Stop me if you’ve heard this one

Over at The Savage Critic, Abhay Khosla reviews a new series from Vertigo, The Vinyl Underground. I haven’t read this comic, but I feel like I have, and I suspect that’s (a) why I enjoyed reading Abhay’s review and (b) why his reaction was so negative.

And yes, it’s another prong of the ongoing Great Vertigo Symposiblog of 2007 that’s spontaneously arisen in the last month. Like I said over a year ago, writing about American Virgin, “our shelves are filled with overpretentious underexecuted shortlived Vertigo series from the 90s.” At the moment, aside from a few stars (Fables, Y, DMZ, 100 Bullets) the bulk of Vertigo’s output feels like… bulk Vertigo output. As Abhay states (more clearly in the comments to his post than in the original post itself), The Vinyl Underground looks like well-trodden territory for the imprint, and I suspect the irritation comes less from a particular lack of quality in this book than from the sameness that it shares with its siblings, combined with that smug assertion of edginess and originality which is Vertigo’s trademark.* It’s telling that one character claims to be “the only on-line porn star who never goes all the way.” Abhay and Paul O’Brien have already poked fun at the naiveté of this line, but based on the reviews, she’s a lot like the book that contains her: asserting the novelty of a concept which has been done before and wasn’t really that interesting to begin with.

*the smug assertion, that is, not the edginess and originality. [Let the record show that back on The Engine I once suggested that maybe we needed a resurgence of “smirking” comics. Not sure where I stand on this at the moment. But I do like Matt Fraction.]

“Pull back for a double-page spread of… THE KITCHEN!!!”

Guy Major’s color palette, subtly mocked by Abhay, is problematic for me too in the PDF preview. The subtle gradients are certainly miles better than the dark ages of mid-90s Photoshopastrophes, but somehow they end up stiflingly warm and unexciting. Dull? Pale? One of those words. Again, it feels vaguely “Vertigo house style.” I much prefer Major’s coloring in Suburban Glamour, where he rightfully cranks up the pop (the blue in Astrid’s eyes and on Dave’s shirt!) to match McKelvie’s impossibly-charming visual style and carefree high-school setting.

(Is it possible for colors to be described as shiny vs. matte? I feel like that’s the difference here. Vertigo books feel very, very matte. Somehow you can tell even when you’re looking at both of them on a computer screen.)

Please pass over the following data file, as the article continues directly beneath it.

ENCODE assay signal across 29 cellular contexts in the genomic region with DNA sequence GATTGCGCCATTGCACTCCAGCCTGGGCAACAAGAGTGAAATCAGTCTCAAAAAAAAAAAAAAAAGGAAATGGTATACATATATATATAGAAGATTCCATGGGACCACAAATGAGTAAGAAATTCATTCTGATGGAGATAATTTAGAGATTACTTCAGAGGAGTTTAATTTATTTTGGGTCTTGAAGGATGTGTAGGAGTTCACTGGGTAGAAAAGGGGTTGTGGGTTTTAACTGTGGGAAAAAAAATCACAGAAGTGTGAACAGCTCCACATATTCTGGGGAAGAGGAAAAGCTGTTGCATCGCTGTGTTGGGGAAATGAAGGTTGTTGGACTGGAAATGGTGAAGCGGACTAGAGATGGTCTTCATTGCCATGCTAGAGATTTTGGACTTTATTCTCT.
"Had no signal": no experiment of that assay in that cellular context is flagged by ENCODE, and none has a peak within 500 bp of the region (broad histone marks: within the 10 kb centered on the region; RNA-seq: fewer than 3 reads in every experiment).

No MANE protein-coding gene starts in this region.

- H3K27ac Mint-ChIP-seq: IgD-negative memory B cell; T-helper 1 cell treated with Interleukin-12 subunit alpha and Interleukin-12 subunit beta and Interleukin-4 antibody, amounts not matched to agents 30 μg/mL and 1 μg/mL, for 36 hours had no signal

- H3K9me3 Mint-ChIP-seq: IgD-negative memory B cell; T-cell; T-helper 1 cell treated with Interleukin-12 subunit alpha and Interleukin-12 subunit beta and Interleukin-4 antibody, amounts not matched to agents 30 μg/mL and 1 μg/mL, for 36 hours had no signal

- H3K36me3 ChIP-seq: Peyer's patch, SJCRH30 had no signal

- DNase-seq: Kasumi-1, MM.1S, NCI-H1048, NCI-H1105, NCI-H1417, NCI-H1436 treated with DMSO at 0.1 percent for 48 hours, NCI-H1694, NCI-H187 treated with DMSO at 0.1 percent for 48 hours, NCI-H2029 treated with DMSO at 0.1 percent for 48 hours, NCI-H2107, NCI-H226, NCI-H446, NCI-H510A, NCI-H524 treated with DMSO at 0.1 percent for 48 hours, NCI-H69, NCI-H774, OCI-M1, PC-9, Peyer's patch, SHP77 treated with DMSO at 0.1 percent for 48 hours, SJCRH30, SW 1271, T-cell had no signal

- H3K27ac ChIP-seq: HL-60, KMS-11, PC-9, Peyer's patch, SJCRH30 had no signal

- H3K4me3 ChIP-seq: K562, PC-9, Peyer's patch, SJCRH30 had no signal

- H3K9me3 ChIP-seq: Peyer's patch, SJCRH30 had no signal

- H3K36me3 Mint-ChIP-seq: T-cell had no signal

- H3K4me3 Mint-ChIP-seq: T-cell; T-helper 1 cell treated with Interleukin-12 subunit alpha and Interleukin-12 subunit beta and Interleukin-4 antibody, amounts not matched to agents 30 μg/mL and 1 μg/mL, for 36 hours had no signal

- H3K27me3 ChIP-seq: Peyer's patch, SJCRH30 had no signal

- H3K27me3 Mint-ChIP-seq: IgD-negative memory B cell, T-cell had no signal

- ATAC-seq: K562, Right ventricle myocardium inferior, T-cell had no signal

This ties into a larger question of house style. Every publisher has an identity. Especially in the small world of comics, the taste of an editor does a lot to determine the look and feel of his/her books, from the simple decision of which projects to publish all the way down to details of execution (That’s what fascinated me about the last line of this Minx overview by Valerie D’Orazio). And once established, those patterns become self-fulfilling — Top Cow publishes Top Cow books because that’s what the fans want. And this is all well and good — I like that Oni books feel like Oni books. Top Shelf too. Publishers work hard to develop a public image. But at what point does “reliably consistent aesthetic” slide into “off-puttingly repetitious”?

At the point where a book lacks the unique magic that makes it stand out from the pack, I guess. And that’s not the worst thing in the world. Like I said before, Vertigo was putting out filler material even when Sandman and Preacher were at the height of their powers. Nobody bats a thousand. Thus has it ever been. The Vinyl Underground isn’t a Sign of the End for Vertigo (not that anybody said it was, I guess) — it’s just another book. (Kim Thompson once argued that more “just another book”s is what we need.)

Those covers are pretty sweet, though. Kudos to Vertigo for taking a chance with the layout.

PS. Of course, I’m sitting across from my bookshelf staring at Jonathan Hickman’s sublime The Nightly News, which is more what I was hoping the book would look like based on the cover. I’m with Todd here: IT’S LIKE, WHY DO THEY EVEN FRIKKIN’ MAKE OTHER COMICS?!


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Leigh Walton talks comics and maybe other arts. (RSS)
He also works for the very excellent publisher Top Shelf Productions (which does not necessarily endorse the views and opinions, etc, herein).


Header by me. Contains an interpolation of the final panel from All-Star Superman #1 by Grant Morrison and Frank Quitely. Speaking of which.

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